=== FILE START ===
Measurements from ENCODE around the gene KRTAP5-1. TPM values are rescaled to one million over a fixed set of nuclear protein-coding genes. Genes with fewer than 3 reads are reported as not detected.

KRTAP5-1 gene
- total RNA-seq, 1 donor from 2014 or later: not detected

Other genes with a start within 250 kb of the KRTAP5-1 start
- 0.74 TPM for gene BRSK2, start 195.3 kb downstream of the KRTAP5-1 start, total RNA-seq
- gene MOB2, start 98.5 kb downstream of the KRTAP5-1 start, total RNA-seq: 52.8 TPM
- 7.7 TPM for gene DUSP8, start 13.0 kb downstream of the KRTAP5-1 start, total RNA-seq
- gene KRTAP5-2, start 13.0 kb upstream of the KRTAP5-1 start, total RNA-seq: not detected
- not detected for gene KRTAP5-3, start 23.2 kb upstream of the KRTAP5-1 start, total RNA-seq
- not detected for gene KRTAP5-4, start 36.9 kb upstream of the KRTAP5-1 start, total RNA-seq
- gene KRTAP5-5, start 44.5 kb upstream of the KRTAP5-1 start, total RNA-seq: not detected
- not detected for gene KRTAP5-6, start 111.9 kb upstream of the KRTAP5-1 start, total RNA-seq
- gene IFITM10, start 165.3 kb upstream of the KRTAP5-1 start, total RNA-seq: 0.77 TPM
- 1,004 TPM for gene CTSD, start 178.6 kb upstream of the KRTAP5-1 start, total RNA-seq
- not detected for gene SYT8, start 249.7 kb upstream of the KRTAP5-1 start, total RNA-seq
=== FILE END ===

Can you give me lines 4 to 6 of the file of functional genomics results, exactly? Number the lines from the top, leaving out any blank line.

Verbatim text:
Other genes with a start within 250 kb of the KRTAP5-1 start
- 0.74 TPM for gene BRSK2, start 195.3 kb downstream of the KRTAP5-1 start, total RNA-seq
- gene MOB2, start 98.5 kb downstream of the KRTAP5-1 start, total RNA-seq: 52.8 TPM